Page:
Term limits forced her out in 2000, but she successfully ran for state Senate, before setting her sights on the U.S. House in 2004. This time, her reputation preceded her.
She faced no primary opposition at all, and Minority Leader Nancy Pelosi (D-Calif.) traveled to Florida to campaign on her behalf. She was elected with 70 percent of the vote.
Despite her early political experience, Wasserman Schultz only visited D.C. about once a year, to lobby on state issues. Now that she has arrived in the major leagues, some adjustments are required. As opposed to only two or three staff members, she now has 15, and “they’re all pulling at you at once,” she says.
On the other hand, the schedule in Washington is more predictable, so it’s better for family life, she explains, as she implores Jake to take another bite or two of his grilled cheese.
Unexpectedly, her commute has improved as well. “It’s easier to get here than it was to Tallahassee,” she says, thanks to the greater number of flights to Reagan National. She commutes home every week, sometimes beginning at 4 a.m. on Tuesdays. “I don’t want to lose a night with the kids,” she says, and with her husband, Steve Schultz, a banker to whom she has been married for 14 years.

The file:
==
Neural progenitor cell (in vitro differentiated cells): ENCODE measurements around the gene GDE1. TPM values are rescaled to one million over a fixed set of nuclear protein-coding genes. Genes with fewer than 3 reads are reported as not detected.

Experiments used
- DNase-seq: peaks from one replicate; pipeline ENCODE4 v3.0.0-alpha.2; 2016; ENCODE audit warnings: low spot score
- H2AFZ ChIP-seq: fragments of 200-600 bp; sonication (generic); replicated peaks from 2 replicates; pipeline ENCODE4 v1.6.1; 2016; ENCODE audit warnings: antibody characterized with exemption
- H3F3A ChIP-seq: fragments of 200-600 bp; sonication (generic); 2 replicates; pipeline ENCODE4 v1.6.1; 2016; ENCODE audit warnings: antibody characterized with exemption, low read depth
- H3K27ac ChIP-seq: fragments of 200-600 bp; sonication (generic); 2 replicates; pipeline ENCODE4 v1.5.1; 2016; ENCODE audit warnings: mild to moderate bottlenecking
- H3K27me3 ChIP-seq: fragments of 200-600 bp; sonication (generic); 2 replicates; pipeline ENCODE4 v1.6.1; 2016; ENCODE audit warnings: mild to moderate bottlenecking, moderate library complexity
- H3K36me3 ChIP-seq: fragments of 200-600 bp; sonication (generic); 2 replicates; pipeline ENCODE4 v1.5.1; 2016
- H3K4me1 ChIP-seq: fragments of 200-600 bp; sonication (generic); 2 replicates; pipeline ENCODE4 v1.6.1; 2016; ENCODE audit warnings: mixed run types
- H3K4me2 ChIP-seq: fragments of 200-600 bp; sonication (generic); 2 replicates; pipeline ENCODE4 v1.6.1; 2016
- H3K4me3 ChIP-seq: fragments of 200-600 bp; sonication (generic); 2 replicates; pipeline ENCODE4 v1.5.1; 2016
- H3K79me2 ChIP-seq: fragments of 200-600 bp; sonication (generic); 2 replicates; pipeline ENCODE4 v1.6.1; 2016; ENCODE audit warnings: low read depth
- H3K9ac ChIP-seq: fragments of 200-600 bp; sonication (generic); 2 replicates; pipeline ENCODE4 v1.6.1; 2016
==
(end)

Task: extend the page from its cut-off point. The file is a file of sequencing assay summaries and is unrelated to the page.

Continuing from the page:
She agrees that there are some parallels between the state and national legislatures in terms of establishing oneself as a young legislator.
“Youth was a bigger obstacle than gender,” she says of her early years in the Florida body. “Most of the members were old enough to be my parents or grandparents, and it’s the same here.”
The challenge, she says, is to “strike the right balance of not being brash and overcompensating.”
It’s a challenge that was put to the test this spring, when the controversy over Terri Schiavo, the brain-damaged Florida woman who has since died after her feeding tubes were removed, migrated from her home state of Florida to Washington. Wasserman Schultz had a strong background on the case as a veteran of the state battle than ensued in 2003 when Gov. Jeb Bush (R) spearheaded an effort to reinsert Schiavo’s feeding tube.
The congresswoman says that she felt the issue should be left to state courts and not legislatures and that she had reams of information and arguments to bolster her case. But having been in Congress only two months, she was wary of leading on the issue.
“I was concerned about how to approach my involvement,” she admits, although “there was no way I could let that go.”
She offered her colleagues “talk sheets” on the matter and says that to this day she has never encountered “one ounce of resentment” from more senior members. Quite the contrary, she says, the case helped her relationships with her new colleagues.
The $100,000 she donated to the Democratic Congressional Campaign Committee before even being elected — thanks to her relatively easy campaign, she had cash left over — probably didn’t hurt, either.
She’s the only freshman on the Democratic Whip Team. She’s also been named to the Steering and Policy committees, and chairs the Caucus’s Jobs and Economy Task Force.
But she insists she’s not seeking any greater glory or to overshadow her fellow freshmen. “I want to be a team player,” she says. “No task is too small.”